I immediately recognized that I brought a certain amount of preconception to how that group was grappling with this, and what I was going to see. I expected that I was going to see "Lord of the Flies" and pandemonium and machismo — and I did see that. I also saw this range of masculinity that I hadn't anticipated, mostly notably in Steven: empathic leadership, listening, hunger for conversation and compromise.
Ultimately, I think the biggest surprise for me was how emotional the week was. We saw a lot of crying. I really had to question my own thoughts on what masculinity is — which I think is a powerful reason I make documentaries, because I want to force myself to question myself.
I was especially fascinated by the evolution of Robert, who presents himself to the other kids as an anti-abortion hard-liner but, in a remarkable scene, privately confesses to the camera that he is pro-choice.
MOSS: Robert hasn't really decided who he is, what he stands for, or how he's going to conduct himself. I think for us to be privy to that inner wrestling match was really unexpected and fascinating. Initially when we met him, he seemed like he had stumbled out of "Dazed and Confused." He was a handsome, happy-go-lucky kid with a lot of confidence.
We knew he was smart and complicated. We just weren't entirely sure until he confessed to us that he was actually not being fully truthful about his views as a method of political calculation.
Steven, despite his humbleness, had an inner self-confidence. Robert, despite his outward self-confidence, was really quite less settled about himself. I think the degree to which these young men came to know themselves in this intense week was really unexpected for us.
The mock election at the heart of the film is genuinely riveting and surprising, so I don't want to give too much away to our readers. But suffice to say, the film follows kids whose intentions are noble and other kids who do things many viewers might find unsavory. Did you come away from this experience feeling more hopeful or more fearful about the rising generation of political aspirants?
McBAINE: [Laughs.] We both walked out of this program feeling a little bit of both, but mostly hopeful, honestly, because I think watching two of our kids in particular navigate this environment was so inspiring.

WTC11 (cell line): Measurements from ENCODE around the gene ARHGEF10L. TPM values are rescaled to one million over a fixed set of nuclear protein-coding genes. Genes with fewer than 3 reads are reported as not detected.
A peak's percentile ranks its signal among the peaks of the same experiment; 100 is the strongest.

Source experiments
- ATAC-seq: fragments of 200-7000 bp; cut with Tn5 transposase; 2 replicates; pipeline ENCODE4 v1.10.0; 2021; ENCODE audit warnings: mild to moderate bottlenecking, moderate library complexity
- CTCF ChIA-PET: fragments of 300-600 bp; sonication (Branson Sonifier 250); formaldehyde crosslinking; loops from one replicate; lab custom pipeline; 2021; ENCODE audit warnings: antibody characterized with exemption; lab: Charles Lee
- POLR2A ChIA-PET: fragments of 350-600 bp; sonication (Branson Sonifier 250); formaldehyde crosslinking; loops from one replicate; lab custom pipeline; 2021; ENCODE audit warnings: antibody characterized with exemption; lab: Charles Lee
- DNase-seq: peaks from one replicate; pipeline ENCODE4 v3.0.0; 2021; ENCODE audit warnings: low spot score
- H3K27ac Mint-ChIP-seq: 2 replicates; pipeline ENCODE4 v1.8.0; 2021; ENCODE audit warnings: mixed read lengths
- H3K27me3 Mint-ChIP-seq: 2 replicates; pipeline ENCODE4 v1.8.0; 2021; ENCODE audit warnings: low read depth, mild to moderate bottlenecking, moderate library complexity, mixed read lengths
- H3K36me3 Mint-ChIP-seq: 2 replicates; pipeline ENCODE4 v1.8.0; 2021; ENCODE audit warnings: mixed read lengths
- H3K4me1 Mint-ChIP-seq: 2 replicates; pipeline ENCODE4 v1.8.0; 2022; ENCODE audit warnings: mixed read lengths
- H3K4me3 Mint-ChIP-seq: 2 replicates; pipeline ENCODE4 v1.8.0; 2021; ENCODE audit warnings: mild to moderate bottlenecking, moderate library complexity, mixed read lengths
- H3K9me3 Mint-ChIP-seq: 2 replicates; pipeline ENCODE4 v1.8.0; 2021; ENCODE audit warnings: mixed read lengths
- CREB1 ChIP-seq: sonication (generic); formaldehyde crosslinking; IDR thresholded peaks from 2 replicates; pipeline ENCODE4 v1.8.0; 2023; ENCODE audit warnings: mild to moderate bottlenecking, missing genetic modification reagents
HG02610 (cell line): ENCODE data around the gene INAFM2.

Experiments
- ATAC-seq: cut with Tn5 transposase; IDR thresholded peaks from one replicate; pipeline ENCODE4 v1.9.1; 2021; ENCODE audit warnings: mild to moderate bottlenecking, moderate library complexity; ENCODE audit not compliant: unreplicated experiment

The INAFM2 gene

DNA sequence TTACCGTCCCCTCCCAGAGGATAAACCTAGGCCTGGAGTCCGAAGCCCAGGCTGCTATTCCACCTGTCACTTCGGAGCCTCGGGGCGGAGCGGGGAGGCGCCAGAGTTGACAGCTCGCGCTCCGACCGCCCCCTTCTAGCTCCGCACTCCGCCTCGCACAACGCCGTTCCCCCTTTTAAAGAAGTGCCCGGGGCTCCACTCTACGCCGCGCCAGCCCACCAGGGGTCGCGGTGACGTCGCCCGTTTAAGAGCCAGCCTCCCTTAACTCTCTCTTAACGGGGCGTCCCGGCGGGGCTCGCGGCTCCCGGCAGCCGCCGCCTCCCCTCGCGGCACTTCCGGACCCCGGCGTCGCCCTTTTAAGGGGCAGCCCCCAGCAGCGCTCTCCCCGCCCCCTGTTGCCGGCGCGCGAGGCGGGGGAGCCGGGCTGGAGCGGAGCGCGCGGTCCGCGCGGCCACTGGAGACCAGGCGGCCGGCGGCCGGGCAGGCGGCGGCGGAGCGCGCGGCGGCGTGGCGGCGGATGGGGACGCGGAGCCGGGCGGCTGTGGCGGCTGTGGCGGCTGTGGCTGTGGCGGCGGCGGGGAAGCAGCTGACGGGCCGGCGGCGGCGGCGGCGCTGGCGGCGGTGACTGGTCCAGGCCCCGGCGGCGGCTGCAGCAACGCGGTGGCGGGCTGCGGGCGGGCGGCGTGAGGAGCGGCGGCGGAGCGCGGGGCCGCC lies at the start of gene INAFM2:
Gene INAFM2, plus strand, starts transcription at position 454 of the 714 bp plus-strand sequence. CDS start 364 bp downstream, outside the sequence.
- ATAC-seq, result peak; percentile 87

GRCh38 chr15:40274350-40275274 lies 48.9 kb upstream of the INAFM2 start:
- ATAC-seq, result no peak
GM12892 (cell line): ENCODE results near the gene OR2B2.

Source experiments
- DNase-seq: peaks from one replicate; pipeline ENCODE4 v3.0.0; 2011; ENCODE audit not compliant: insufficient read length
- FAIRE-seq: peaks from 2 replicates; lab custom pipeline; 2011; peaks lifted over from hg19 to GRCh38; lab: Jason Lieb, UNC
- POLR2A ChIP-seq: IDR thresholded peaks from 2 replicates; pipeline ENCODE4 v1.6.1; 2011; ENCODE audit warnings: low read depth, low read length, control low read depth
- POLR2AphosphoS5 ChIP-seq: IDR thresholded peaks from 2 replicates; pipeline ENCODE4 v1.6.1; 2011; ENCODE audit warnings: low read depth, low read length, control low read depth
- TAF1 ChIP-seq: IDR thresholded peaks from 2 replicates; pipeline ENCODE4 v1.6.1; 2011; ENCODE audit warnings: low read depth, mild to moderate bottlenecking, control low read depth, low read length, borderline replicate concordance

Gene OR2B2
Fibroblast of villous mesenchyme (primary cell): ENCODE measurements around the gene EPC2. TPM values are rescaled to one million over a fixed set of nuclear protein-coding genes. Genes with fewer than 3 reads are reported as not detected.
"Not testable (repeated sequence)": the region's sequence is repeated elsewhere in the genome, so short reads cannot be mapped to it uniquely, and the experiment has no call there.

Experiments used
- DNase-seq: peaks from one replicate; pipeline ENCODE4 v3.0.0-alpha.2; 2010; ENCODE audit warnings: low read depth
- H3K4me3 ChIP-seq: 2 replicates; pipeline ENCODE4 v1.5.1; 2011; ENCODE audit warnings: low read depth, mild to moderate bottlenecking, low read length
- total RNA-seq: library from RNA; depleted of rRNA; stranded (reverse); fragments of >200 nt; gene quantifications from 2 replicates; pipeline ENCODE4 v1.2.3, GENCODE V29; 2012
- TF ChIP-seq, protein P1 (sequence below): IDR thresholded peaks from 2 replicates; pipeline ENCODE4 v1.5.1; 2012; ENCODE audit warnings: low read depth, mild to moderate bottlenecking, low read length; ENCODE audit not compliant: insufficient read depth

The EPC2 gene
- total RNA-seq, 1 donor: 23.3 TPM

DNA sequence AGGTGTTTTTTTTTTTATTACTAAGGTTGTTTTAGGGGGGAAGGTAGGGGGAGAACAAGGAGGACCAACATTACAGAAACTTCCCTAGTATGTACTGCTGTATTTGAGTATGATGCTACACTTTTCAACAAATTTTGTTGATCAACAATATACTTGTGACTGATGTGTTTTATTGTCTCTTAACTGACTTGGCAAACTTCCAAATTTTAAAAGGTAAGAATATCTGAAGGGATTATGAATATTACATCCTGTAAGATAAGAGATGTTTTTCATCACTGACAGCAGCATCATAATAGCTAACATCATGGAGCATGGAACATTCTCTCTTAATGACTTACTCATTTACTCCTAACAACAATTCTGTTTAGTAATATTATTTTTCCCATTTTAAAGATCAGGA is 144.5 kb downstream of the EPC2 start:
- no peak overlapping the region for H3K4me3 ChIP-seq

The kids' level of engagement is exciting. I don't remember being quite as politically activated at the age of 17. They know so much about politics and they're so eager to engage, partly because they're inheriting a world that's got some issues. It's exciting to be reminded that you need that kind of energy when democracy is in such a fragile state.
MOSS: I think that's right. We see two young men of color — Steven and René — come into this space, which is quite conservative and predominantly white, and put themselves out there. We see the electorate rise to support them. We see Steven summon their better angels. We see René elected chairman of the [fictional] Nationalists party.
We see them negotiate that space while keeping their politics and integrity, and it mirrors the struggles we see now and have seen forever in this country. They reach success that was substantial enough for us to be encouraged. To meet young people with such a sense of themselves, and of moral leadership, was deeply encouraging.
The film wouldn't be honest if we didn't encounter and display some of the dark side that we all know is around us everywhere in politics — and no surprise, we see it at Boys State.
We are reminded that even in this unlikely corner of Texas, there is a space where people of different politics come together. They might sometimes disagree vehemently, but they're still able to talk to each other civilly and find common ground. That, perhaps, isn't something we see much of anywhere else, and that's a really hopeful message.
McBAINE: The legislature at Texas Boys State in 2018 voted for a universal background check bill — in Texas! — which is not something Washington has done. That's where I get my hope.